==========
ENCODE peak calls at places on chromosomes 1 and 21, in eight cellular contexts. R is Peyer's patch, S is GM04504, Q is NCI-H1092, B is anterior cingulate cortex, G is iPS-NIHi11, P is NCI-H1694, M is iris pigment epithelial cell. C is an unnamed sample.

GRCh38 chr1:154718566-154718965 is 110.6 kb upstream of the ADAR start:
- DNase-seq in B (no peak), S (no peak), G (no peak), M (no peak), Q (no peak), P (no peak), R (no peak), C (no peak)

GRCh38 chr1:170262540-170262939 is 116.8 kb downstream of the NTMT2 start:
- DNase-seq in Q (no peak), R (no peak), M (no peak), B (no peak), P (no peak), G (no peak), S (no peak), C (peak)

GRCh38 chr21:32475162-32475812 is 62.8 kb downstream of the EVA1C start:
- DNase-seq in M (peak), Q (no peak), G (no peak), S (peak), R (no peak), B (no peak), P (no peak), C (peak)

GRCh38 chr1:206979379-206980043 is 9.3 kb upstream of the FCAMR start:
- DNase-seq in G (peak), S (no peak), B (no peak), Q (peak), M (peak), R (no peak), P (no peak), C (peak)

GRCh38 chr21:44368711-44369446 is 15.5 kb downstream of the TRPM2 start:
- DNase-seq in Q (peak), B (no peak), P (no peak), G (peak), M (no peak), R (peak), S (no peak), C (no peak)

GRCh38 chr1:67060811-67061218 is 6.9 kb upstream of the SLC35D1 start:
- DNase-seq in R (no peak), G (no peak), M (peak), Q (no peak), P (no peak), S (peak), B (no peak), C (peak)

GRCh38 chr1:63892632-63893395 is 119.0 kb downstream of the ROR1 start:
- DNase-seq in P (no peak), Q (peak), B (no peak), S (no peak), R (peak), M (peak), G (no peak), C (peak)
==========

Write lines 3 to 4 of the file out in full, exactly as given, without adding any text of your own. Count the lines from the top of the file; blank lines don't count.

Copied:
- DNase-seq in B (no peak), S (no peak), G (no peak), M (no peak), Q (no peak), P (no peak), R (no peak), C (no peak)

GRCh38 chr1:170262540-170262939 is 116.8 kb downstream of the NTMT2 start: